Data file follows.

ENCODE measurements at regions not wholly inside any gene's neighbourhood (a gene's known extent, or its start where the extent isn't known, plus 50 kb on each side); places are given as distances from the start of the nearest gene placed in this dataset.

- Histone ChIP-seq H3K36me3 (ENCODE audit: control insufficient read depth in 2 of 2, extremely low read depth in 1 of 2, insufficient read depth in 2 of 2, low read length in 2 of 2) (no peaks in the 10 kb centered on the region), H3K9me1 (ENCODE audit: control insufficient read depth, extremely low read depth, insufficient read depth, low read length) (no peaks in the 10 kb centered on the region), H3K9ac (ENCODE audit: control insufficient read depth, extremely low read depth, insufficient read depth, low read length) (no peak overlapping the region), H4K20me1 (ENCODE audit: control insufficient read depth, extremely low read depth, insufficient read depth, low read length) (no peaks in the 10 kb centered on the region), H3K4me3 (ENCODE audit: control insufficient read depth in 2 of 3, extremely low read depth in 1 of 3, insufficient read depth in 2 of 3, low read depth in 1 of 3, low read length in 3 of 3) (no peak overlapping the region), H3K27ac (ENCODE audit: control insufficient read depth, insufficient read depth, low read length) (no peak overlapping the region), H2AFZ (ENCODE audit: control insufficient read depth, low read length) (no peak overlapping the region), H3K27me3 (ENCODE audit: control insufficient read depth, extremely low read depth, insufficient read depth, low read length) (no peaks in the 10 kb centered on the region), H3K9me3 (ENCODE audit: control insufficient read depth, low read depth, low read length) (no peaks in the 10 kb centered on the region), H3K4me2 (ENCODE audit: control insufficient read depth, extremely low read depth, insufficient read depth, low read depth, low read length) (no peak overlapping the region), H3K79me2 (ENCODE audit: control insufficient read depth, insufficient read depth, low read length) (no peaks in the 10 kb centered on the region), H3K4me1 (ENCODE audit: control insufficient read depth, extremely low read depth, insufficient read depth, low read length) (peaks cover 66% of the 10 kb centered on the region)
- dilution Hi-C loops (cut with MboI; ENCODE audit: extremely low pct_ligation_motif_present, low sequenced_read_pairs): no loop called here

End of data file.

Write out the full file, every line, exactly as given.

ENCODE measurements at regions not wholly inside any gene's neighbourhood (a gene's known extent, or its start where the extent isn't known, plus 50 kb on each side); places are given as distances from the start of the nearest gene placed in this dataset.

- Histone ChIP-seq H3K36me3 (ENCODE audit: control insufficient read depth in 2 of 2, extremely low read depth in 1 of 2, insufficient read depth in 2 of 2, low read length in 2 of 2) (no peaks in the 10 kb centered on the region), H3K9me1 (ENCODE audit: control insufficient read depth, extremely low read depth, insufficient read depth, low read length) (no peaks in the 10 kb centered on the region), H3K9ac (ENCODE audit: control insufficient read depth, extremely low read depth, insufficient read depth, low read length) (no peak overlapping the region), H4K20me1 (ENCODE audit: control insufficient read depth, extremely low read depth, insufficient read depth, low read length) (no peaks in the 10 kb centered on the region), H3K4me3 (ENCODE audit: control insufficient read depth in 2 of 3, extremely low read depth in 1 of 3, insufficient read depth in 2 of 3, low read depth in 1 of 3, low read length in 3 of 3) (no peak overlapping the region), H3K27ac (ENCODE audit: control insufficient read depth, insufficient read depth, low read length) (no peak overlapping the region), H2AFZ (ENCODE audit: control insufficient read depth, low read length) (no peak overlapping the region), H3K27me3 (ENCODE audit: control insufficient read depth, extremely low read depth, insufficient read depth, low read length) (no peaks in the 10 kb centered on the region), H3K9me3 (ENCODE audit: control insufficient read depth, low read depth, low read length) (no peaks in the 10 kb centered on the region), H3K4me2 (ENCODE audit: control insufficient read depth, extremely low read depth, insufficient read depth, low read depth, low read length) (no peak overlapping the region), H3K79me2 (ENCODE audit: control insufficient read depth, insufficient read depth, low read length) (no peaks in the 10 kb centered on the region), H3K4me1 (ENCODE audit: control insufficient read depth, extremely low read depth, insufficient read depth, low read length) (peaks cover 66% of the 10 kb centered on the region)
- dilution Hi-C loops (cut with MboI; ENCODE audit: extremely low pct_ligation_motif_present, low sequenced_read_pairs): no loop called here